Can we save ourselves?

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Credit: YouTube.com

Here in Washington, the past few days have been rough for bleeding hearts like me. I don’t want to blog (much) about the current political environment, so I’ve found something more uplifting to write about.

In preparation for a move later this year, I’ve been sorting through my voluminous collection of space-related reports, and I’ve come across a report on a 1990 Eisenhower Centennial Space Roundtable held in D.C. My friend Theresa Foley, then a journalist, served as moderator (she was the only non-white-male speaker on the agenda).

I’ve enjoyed re-reading the keynote address at this event, given by Rev. Theodore Hesburgh (b. 1917-d. 2015), a Catholic priest and then president emeritus of the University of Notre Dame, so I thought I’d write a few words (mostly his) about it.

Hesburgh was “a powerful moral voice in national affairs,” according to the New York Times. He served on 16 presidential commissions in Democratic and Republican administrations. President Eisenhower appointed him to the National Science Board in 1954. I recall that Father Hesburgh had a lively interest in the space program. For a time he was a member of The Planetary Society’s Advisory Council.

In his 1990 address, Hesburgh said that when President Eisenhower asked him to join the National Science Board, he told the President that he must have mixed him up with someone else. Eisenhower told him, “No, I want to have a philosophical and theological point of view represented on the…Board.” (This is, by the way, what NASA’s astrobiology program is attempting to provide to the community of scientists whose work it funds and to the broader audience that is interested in the work – see my blog post of last June on the subject.) With the beginning of the so-called Space Age in the 1950s, Hesburgh said, he became a “space buff.”

Observing that the 20th century accomplishments of the U.S. and Soviet space programs “were in large measure spurred on by the military challenges and national pride born of the Cold War,” he asserted that “the most difficult political and philosophical question facing us [in 1990] is this: absent the Cold War and the overhanging threat of mutually assured destruction, will the potential benefits to humankind everywhere continue to drive space exploration…?”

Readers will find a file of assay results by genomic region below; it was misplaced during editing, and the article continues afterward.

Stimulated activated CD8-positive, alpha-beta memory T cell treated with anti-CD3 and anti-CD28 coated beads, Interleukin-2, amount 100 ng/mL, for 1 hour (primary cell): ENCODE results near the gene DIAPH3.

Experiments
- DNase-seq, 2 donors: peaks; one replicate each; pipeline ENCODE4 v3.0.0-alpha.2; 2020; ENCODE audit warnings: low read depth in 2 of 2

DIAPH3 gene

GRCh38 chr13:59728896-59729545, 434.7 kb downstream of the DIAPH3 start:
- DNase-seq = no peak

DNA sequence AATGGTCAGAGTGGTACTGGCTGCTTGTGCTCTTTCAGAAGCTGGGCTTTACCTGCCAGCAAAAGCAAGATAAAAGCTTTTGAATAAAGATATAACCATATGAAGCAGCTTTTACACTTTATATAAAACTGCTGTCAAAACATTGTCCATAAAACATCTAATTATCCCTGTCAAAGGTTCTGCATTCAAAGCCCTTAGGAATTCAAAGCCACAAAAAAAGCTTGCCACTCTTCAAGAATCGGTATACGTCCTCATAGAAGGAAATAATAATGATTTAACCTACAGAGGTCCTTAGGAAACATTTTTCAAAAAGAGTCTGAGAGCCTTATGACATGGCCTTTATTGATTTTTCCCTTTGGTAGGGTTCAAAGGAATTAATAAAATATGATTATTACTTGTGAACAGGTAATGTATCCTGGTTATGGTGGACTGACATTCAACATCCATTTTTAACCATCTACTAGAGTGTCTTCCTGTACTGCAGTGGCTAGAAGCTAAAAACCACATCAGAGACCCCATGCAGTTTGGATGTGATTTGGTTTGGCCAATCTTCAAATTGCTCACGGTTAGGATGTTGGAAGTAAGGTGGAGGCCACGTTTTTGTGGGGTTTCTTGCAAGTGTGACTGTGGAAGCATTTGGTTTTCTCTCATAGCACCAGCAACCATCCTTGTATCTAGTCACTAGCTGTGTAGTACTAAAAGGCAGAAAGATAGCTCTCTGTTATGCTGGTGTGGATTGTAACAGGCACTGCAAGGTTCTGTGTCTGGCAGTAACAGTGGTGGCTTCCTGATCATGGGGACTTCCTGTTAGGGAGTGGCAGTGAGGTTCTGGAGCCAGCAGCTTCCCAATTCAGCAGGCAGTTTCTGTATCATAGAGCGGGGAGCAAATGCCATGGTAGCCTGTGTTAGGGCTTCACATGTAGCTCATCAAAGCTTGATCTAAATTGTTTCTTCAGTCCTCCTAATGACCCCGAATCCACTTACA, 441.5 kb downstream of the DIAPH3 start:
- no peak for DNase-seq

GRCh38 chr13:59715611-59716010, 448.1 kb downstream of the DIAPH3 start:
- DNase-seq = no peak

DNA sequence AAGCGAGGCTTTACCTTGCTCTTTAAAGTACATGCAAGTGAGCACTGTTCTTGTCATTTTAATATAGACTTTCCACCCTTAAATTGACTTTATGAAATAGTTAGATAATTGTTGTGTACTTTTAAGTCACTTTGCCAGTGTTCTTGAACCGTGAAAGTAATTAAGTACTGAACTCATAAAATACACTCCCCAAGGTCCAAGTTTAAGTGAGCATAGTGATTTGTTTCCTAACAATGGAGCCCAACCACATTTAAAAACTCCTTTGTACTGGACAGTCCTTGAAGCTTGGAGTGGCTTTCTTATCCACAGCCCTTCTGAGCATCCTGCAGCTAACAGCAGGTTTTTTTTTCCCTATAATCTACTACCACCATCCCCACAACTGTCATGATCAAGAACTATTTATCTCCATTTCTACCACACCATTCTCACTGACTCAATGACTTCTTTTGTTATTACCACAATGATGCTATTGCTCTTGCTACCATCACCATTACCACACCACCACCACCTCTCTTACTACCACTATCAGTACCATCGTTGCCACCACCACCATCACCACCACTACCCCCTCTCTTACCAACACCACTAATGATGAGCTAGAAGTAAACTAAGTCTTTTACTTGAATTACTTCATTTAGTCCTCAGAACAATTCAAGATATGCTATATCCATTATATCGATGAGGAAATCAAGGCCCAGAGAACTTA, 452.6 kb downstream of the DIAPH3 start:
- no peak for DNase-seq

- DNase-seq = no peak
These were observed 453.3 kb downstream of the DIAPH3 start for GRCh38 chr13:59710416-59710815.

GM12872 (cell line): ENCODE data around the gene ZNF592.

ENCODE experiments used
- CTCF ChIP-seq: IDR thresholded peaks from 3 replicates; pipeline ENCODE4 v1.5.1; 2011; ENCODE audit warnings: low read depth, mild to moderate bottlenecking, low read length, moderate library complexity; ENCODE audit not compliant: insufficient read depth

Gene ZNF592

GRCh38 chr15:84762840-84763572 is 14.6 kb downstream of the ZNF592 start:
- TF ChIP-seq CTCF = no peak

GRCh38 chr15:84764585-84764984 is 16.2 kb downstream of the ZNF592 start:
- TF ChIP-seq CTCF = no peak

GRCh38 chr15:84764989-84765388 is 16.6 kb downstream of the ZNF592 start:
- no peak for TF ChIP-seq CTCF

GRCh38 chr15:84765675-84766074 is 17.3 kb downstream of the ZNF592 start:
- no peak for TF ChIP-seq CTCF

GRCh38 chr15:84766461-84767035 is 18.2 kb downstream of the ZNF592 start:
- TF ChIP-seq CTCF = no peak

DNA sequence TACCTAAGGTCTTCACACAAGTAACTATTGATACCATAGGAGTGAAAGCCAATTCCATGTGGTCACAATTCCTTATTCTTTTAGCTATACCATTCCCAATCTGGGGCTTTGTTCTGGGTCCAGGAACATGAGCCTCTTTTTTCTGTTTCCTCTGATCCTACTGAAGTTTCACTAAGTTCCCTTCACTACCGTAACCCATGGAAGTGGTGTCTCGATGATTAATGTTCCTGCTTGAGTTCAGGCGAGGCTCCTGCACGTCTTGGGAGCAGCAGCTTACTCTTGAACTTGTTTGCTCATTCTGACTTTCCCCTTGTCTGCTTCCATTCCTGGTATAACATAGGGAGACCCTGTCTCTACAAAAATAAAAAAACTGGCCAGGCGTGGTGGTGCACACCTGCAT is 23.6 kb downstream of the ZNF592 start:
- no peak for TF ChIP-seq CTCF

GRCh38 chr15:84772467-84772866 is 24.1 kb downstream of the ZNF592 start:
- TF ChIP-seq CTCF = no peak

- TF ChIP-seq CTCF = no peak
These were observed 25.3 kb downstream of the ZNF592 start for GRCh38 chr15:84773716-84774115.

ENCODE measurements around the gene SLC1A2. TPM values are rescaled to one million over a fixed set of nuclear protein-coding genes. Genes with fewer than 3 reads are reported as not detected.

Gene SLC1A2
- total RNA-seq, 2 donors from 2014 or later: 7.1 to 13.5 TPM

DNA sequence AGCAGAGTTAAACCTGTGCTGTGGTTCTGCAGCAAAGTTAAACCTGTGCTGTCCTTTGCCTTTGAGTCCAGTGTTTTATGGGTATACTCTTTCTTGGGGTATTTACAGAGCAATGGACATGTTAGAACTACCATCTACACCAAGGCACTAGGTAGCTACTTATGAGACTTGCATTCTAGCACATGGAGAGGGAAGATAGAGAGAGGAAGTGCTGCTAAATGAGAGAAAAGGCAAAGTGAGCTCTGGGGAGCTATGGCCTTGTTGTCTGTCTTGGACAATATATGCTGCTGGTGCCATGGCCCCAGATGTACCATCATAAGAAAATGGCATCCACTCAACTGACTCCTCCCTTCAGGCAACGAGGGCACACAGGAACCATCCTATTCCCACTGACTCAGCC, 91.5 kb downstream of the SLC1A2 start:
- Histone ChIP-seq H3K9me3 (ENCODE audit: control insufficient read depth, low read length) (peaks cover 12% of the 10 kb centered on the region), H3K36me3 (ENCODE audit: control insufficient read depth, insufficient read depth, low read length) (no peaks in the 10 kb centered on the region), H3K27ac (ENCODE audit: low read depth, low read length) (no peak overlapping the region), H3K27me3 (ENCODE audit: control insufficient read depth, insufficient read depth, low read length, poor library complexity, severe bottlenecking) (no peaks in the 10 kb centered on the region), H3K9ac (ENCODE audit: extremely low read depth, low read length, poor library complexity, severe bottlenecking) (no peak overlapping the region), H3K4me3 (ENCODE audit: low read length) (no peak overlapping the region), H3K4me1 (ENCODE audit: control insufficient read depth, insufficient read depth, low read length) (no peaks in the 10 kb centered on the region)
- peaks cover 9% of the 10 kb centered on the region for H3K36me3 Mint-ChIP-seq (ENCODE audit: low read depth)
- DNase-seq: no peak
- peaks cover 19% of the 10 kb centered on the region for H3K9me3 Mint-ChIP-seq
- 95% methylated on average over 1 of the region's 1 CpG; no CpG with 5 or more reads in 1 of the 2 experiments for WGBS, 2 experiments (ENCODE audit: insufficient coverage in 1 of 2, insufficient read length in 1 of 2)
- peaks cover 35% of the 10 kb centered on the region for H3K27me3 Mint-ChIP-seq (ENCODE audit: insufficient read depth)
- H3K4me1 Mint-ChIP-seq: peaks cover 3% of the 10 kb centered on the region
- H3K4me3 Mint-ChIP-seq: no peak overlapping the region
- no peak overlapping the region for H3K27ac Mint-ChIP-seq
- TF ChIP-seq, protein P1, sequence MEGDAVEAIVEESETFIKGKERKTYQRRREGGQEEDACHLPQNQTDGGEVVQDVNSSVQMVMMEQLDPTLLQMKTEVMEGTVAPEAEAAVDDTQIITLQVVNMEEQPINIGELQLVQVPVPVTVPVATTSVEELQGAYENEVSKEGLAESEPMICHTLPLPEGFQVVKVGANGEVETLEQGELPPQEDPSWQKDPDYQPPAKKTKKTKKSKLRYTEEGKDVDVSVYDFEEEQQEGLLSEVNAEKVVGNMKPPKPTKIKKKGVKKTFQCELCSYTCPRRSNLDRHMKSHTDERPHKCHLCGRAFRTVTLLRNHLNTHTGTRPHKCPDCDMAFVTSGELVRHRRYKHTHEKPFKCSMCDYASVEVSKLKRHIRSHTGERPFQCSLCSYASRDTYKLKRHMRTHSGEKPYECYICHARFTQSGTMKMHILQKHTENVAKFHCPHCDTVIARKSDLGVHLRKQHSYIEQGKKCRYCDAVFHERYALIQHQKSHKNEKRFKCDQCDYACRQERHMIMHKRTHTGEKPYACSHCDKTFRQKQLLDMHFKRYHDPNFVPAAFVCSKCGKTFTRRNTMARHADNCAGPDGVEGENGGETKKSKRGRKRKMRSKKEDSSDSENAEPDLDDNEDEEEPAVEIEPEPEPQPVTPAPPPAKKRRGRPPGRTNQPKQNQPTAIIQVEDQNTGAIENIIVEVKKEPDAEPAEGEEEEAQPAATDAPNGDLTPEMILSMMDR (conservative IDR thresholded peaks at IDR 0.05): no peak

“I take as our most compelling symbol” pictures of Earth taken from space, he said. What do these images “say to us?” First, they show no differences or divisions among nations or people. “Is not this vision laden with other philosophical and theological implications: that, like Planet Earth, humankind is one and potentially more beautiful than our past history has indicated; that we survive together or we perish together in this unitary habitat, sharing the same hospitable climate, the air, the water, the land, and, more significantly, those spiritual yearnings for knowledge, freedom, peace, development, a civilization marked by justice, not the wars that injustice spawns?”

“The challenge here,” he said, “is to create a human spiritual unity of understanding and a justice that matches the physical beauty of this planet that is a pure gift to us, and to use it together and not to abuse it separately.”

“Space exploration arrived in time to underline for all Earth’s inhabitants in stark detail what we are now doing, largely due to our profligate use of…hydrocarbon fuels, to destroy, possibly irreversibly, most of these unearned blessings unique to our Planet Earth.”

Seeing a beautiful Earth from space “invites us to dream about ways that we inhabitants of this habitat…might truly become united in human development. To use a space metaphor, reduce the five billion plus people on Earth…to five persons, astronauts traveling in a spaceship. Imagine that one of them, representing us in the developing world (here, Europe, Japan) had possession of 80% of the life resources aboard the spacecraft, and that the other four astronauts had to share the 20% of the resources left…. It’s difficult to conceive of this as a situation promoting peace and justice, but this is precisely the situation in our world today.”

It’s a powerful picture that Hesburgh painted. While the boundaries of the “developed” world may have changed since 1990, it is still the case that a few wealthy nations consume a significant majority of global resources. Even in this great nation, the U.S. of A., the rich continue to get richer while the poor get poorer, a trend that I expect could get worse in the near future.

I share Hesburgh’s view of the potential for humankind to live in peace – whether a sufficient number of leaders in government and industry worldwide do, or will, embrace this view remains to be seen. So far, I’ve heard a lot more talk (for instance, at this year’s World Economic Forum) and seen not enough action. I myself will continue to agitate for action.

 

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